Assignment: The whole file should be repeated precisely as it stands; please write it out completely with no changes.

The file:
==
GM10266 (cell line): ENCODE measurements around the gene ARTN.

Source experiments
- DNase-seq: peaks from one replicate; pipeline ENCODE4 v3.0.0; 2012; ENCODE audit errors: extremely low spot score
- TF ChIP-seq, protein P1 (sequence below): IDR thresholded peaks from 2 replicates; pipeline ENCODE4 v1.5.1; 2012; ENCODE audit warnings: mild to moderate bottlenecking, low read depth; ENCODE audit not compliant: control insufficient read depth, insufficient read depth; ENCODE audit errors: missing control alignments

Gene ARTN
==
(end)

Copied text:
GM10266 (cell line): ENCODE measurements around the gene ARTN.

Source experiments
- DNase-seq: peaks from one replicate; pipeline ENCODE4 v3.0.0; 2012; ENCODE audit errors: extremely low spot score
- TF ChIP-seq, protein P1 (sequence below): IDR thresholded peaks from 2 replicates; pipeline ENCODE4 v1.5.1; 2012; ENCODE audit warnings: mild to moderate bottlenecking, low read depth; ENCODE audit not compliant: control insufficient read depth, insufficient read depth; ENCODE audit errors: missing control alignments

Gene ARTN